“It’s unfortunate that we couldn’t be there,” Stanway said. “We spoke about it as a group and said it would be nice in the future if the ceremony wasn’t on a matchday minus one day so we can all enjoy the experience. … If it was planned a little better, then it would be easier for a lot of female footballers to be there.”

Former Spanish soccer federation president Luis Rubiales has been banned from all activities related to the sport for three years, FIFA announced Monday.

The ban comes after Rubiales’ nonconsensual kiss of star midfielder Jenni Hermoso at the 2023 World Cup final. He also threw another Spanish player over his shoulder and was seen grabbing his crotch during Spain’s 1-0 win over England, and his behavior resulted in multiple investigations into his conduct.

While Rubiales initially refused calls to resign, he stepped down on Sept. 10, though he remained defiant in the face of the backlash against him. His decision to resign came after he received a provisional suspension from FIFA, the Spanish government attempted to have him removed and Hermoso filed a criminal complaint against him.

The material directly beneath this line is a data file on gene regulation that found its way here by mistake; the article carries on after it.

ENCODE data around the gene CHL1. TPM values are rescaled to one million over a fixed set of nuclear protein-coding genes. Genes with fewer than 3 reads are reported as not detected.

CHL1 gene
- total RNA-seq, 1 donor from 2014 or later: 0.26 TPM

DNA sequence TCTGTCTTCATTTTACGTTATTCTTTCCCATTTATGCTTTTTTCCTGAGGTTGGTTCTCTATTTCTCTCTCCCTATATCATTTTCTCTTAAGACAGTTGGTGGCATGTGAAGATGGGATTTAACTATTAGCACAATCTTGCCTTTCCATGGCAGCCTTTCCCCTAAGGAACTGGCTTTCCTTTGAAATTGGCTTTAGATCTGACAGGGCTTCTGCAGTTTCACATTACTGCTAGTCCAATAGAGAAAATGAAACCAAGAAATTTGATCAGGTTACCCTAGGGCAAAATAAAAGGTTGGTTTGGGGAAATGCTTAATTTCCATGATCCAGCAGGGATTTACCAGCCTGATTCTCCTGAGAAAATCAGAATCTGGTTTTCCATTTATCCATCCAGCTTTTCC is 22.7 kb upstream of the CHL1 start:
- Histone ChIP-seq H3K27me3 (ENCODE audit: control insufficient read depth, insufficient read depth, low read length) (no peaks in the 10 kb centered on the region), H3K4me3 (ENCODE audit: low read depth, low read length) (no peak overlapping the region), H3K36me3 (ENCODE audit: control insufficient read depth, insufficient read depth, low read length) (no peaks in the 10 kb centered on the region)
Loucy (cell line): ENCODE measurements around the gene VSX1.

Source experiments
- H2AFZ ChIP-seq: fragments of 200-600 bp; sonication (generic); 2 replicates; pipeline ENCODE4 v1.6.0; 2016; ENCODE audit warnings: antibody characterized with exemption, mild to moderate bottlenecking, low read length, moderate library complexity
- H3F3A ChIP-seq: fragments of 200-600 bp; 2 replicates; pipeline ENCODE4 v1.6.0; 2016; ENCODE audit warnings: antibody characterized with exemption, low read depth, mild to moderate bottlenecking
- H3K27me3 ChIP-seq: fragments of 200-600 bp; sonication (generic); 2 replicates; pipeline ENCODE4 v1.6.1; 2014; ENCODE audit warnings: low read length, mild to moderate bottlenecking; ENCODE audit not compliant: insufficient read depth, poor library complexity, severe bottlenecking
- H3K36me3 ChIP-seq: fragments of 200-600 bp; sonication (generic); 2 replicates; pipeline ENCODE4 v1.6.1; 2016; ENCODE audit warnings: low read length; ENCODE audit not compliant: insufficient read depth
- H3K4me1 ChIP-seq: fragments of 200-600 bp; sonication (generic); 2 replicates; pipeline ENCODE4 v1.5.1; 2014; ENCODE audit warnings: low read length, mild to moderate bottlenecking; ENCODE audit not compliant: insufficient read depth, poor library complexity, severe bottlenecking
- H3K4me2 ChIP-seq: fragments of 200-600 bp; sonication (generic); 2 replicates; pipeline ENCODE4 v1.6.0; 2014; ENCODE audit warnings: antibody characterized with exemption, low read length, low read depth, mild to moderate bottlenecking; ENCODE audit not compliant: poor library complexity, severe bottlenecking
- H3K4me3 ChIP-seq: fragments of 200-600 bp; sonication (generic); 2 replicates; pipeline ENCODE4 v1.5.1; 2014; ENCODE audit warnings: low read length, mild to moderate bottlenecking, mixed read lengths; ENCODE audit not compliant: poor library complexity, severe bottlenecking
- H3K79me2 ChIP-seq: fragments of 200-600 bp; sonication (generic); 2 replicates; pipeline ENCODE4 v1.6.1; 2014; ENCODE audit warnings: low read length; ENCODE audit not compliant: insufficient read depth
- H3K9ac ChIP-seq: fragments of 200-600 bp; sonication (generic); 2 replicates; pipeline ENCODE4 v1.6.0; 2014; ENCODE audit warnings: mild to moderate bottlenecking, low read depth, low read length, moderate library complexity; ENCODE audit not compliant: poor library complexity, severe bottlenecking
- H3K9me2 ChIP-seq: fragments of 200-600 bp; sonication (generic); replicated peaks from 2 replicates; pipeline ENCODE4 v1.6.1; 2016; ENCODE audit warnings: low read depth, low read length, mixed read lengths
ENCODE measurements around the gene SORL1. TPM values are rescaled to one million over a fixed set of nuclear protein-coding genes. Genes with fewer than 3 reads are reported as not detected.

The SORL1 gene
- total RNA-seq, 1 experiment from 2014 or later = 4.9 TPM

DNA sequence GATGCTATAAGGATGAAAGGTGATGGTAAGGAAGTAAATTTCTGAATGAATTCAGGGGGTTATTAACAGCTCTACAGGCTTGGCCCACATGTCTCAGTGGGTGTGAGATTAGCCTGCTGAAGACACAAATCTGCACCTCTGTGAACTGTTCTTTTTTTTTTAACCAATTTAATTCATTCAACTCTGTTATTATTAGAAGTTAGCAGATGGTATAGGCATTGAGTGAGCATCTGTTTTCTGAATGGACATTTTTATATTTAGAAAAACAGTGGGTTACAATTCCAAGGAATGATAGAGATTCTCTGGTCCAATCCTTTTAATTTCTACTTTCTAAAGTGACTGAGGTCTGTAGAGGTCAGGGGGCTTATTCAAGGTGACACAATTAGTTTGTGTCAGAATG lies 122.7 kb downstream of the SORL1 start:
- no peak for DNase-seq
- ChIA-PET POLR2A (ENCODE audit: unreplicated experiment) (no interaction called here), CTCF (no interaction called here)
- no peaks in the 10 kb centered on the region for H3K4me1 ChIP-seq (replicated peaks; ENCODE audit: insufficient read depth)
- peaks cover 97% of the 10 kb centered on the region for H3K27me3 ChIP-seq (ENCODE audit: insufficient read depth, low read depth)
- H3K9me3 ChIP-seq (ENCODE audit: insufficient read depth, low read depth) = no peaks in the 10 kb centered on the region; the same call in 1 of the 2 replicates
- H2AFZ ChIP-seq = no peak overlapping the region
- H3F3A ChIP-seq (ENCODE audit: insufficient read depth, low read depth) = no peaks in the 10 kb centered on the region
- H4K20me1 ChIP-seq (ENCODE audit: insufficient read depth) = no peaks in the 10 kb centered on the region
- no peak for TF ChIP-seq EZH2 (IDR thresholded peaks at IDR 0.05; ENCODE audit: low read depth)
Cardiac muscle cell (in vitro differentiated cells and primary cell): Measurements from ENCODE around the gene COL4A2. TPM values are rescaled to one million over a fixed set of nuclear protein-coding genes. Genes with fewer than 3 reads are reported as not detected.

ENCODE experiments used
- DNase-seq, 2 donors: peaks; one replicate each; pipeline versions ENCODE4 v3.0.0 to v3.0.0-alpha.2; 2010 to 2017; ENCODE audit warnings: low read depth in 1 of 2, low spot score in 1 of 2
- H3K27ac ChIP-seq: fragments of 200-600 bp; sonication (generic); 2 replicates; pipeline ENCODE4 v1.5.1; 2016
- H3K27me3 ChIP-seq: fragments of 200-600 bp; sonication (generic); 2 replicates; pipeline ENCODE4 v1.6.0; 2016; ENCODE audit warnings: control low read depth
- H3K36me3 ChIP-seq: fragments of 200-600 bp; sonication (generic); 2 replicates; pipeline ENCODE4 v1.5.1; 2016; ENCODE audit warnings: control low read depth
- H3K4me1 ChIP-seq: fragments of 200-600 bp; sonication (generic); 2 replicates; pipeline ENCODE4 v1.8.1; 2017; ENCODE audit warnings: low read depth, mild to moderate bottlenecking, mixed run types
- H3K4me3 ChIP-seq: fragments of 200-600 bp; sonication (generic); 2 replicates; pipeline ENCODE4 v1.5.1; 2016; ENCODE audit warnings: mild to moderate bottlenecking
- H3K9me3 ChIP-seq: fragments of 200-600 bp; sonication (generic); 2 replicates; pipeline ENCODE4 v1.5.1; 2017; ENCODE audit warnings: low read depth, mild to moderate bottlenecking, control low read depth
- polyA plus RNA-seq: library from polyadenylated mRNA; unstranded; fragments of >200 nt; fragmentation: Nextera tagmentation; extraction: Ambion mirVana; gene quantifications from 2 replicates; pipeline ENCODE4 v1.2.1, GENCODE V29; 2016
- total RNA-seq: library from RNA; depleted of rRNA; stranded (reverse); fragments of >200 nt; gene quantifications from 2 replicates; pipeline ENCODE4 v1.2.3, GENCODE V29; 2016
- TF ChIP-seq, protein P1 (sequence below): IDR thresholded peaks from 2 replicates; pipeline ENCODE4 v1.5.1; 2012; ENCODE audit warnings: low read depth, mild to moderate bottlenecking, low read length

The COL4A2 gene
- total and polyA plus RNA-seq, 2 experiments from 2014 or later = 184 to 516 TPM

“The FIFA Disciplinary Committee has banned Luis Rubiales, the former president of the Spanish Football Association (RFEF), from all football-related activities at national and international levels for three years, having found that he acted in breach of article 13 of the FIFA Disciplinary Code,” FIFA said in a statement Monday. “This case relates to the events that occurred during the final of the FIFA Women’s World Cup on 20 August 2023, for which Mr Rubiales had been provisionally suspended for an initial period of 90 days.

“Mr Rubiales has been notified of the terms of the FIFA Disciplinary Committee’s decision today. In accordance with the relevant provisions of the FIFA Disciplinary Code, he has ten days in which to request a motivated decision, which, if requested, would subsequently be published on legal.fifa.com. The decision remains subject to a possible appeal before the FIFA Appeal Committee.

“FIFA reiterates its absolute commitment to respecting and protecting the integrity of all people and ensuring that the basic rules of decent conduct are upheld.”

While Rubiales has maintained his innocence, saying the kiss was consensual, Spanish prosecutors have charged him with sexual assault and coercion. They also say Rubiales attempted to put pressure on both Hermoso and her family to say that the kiss was consensual.